What Is shIpment OptImIzatIOn? } Simply stated, shipment optimization is the ability to
accurately predict shipping cost in advance of actually shipping the product.
What advantages dOes shIpment OptImIzatIOn prOvIde? } It allows you to quote freight at the time an order
is placed. } It allows you to take orders in a web shopping cart and
quote real shipping cost. } It allows you to save money on your shipping cost.
} It allows the ordering experience to be a better experi-
ence for your customer. } It allows you to streamline processing within your
warehouse. Would any of the above be a competitive advantage to you? If so, please read on! If you take orders over the web and use traditional freight costing methods to calculate freight, maybe there is a better way. Would you like the ability to accurately determine shipping cost at the time the order is processed? If you absorb shipping cost, then shipment optimization allows you to ship at the least cost, and if you add shipping to the order, it allows you to present a more reasonable, friendly, and accurate way to charge shipping to customers. Now just imagine that when you process the order, you can print shipping labels up stream before the goods are picked or packed. This could enable you to pick and pack more efficiently and increase processing velocity within your warehouse. Shipment optimization could also allow you to eliminate traditional “manual” shipping stations. In order to print labels in advance, you need a way to calculate what items should go into each box. This has been historically known as a cartonization process. Cartonization systems were deployed mostly by large shippers and were either developed in-house or by Warehouse Management Software companies, but never Transportation Management Software companies. Once a cartonization process determined what box items could be packed into, it might even compute the cost of shipping if it was hooked up to a rating engine. These systems offered the hope that shipping cost could be accurately predicted, but upon further analysis, we realized that cartonization systems were NOT actually using freight cost to determine the right size container. Being in the shipping business, it was clear to us that this was the wrong approach. Cartonization systems found in the market today can determine the size of the container but do not use rating to predict the correct box or boxes needed to process the order the most cost-effective way. Shipment optimization, on the other hand, uses real shipping cost to predict the right number of boxes and the size of each box. In our opinion, cartonization systems had it all backwards, as they were predicting the box first and then maybe rating the box, which doesn’t consistently give you the correct answer. This might have worked 20 years ago, but not today. Today, carriers have complex rules for dimensional rating, a multitude of services, and even flat rate packaging. In addition, the dimensional rules differ from carrier to carrier and even service type to service type. What makes this even more complex is that carriers even negotiate specific DIM weight factors on a customer by customer basis. That’s why shipment optimization has made these old style cartonization systems obsolete.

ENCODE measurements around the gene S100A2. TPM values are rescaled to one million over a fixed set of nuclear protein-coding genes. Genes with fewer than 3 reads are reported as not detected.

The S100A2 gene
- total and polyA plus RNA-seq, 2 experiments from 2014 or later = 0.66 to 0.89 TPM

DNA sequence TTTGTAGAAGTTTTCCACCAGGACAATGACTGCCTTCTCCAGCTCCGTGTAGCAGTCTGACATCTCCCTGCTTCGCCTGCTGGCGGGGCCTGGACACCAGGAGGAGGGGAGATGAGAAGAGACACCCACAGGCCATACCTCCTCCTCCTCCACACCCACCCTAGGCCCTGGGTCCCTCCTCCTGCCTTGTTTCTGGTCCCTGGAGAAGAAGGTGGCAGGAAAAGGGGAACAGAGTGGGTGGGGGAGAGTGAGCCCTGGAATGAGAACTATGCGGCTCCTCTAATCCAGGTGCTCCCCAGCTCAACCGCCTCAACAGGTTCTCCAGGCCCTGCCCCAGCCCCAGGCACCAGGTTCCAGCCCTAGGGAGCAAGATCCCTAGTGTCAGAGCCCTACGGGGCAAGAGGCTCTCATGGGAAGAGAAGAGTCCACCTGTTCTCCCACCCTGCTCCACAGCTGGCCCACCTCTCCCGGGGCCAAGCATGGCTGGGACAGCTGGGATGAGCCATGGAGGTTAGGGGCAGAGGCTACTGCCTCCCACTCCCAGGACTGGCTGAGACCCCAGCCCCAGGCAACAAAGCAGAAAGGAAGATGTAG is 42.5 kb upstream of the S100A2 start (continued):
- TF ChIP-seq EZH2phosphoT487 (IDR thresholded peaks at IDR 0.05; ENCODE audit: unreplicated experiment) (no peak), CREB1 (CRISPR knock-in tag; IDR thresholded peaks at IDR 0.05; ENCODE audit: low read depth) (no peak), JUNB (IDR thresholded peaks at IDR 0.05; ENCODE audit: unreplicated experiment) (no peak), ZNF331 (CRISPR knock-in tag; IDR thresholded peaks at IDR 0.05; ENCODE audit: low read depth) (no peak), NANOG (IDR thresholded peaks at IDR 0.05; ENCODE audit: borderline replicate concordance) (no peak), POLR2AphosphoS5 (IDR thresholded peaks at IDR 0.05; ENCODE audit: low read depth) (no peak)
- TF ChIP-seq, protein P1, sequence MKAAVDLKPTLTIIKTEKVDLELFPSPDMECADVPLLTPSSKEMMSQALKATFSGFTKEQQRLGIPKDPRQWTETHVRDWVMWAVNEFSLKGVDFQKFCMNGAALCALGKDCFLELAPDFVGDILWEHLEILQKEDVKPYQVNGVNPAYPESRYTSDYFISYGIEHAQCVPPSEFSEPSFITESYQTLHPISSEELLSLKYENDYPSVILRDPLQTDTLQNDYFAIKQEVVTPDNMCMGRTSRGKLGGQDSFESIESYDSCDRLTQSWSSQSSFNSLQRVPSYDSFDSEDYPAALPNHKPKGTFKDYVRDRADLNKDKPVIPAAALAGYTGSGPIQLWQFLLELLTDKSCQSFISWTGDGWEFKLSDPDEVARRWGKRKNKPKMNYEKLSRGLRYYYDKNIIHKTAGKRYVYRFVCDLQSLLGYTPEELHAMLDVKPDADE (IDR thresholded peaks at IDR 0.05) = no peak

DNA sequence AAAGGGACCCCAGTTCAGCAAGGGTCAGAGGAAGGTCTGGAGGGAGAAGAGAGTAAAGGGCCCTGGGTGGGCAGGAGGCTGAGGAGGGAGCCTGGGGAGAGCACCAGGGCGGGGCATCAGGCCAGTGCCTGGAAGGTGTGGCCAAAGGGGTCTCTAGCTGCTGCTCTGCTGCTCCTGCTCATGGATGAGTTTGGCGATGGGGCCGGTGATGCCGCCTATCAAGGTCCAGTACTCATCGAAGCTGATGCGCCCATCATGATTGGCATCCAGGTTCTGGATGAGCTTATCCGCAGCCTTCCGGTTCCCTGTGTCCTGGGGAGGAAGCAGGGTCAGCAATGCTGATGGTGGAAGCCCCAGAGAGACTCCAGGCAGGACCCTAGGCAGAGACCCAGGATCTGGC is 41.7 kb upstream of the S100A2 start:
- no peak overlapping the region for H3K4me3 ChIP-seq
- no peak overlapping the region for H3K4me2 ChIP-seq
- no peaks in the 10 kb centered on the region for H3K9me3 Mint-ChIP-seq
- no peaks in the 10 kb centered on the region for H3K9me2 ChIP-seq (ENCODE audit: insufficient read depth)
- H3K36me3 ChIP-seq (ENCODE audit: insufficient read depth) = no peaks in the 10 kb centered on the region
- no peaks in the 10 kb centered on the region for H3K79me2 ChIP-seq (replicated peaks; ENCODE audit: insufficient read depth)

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Under a shipment optimization model, the way to accurately determine the carrier and box requirements is to go through a series of complex algorithms that places items into all combinations of containers, calculates them for each carrier, and then compares cost for all carriers to get the right answer. Any shipment optimizer tool should accurately predict the right number of boxes and the size of each box with the best carrier and service to ship them.
Why Is shIpment OptImIzatIOn sO COmplex? Carriers often charge freight not on actual weight but on the DIM weight of a box, and in many cases, the DIM weight of the box is much more expensive than the actual weight of the box.
What aCtually Is DImensIOnal WeIght RatIng? Simply put, dimensional weight rating is the length multiplied by the width multiplied by the height of a box, divided by a DIM factor, and that equals the DIM weight of a box. Further complicating this is the fact that dimensional factors differ between carriers and service types, and carriers negotiate on DIM weight factors, so rating for every customer can be unique. Dimensional rating actually started with air services and has expanded to include ground services in recent years. Flat rate packaging (“If it fits, it ships”) adds even more complexity in determining the correct box. All of this complexity makes it difficult, if not impossible, for a human to determine the best way to ship. Remember, the fewest number of boxes is often not the cheapest way to ship. The fact is that packaging size and weight play a huge role in shipping costs. Only recently has the concept of shipment optimization been understood and perfected. To accomplish shipment optimization, you need a powerful multi-modal rating engine that maintains rates for all parcel carriers like UPS, FedEx, DHL, USPS, and all freight carriers that provide LTL & TL service. When shipment optimization is run, packing configurations are generated and then rate-shopped to determine every combination of box size and items within each box that are possible. Packaging is then dynamically assigned based on the weight, cube, and rating results and returned for each carrier with all service levels considered. Rating should also allow you to take into consideration both your contracted rates and/or published rates. Shipment optimization also allows you to determine the best and least costly way to pack all items into a box or boxes and determine which boxes should go on each pallet for LTL freight. Shipment optimization should include the ability to nest items, identify items that should be packed alone, identify items that cannot be packed together, control the fill rate of each box, and add dunnage. These factors, along with other configuration settings, are often needed for shipment optimization to get the correct answer. Shipment optimization should allow Internet quoting for both parcel and freight, order entry quoting for parcel and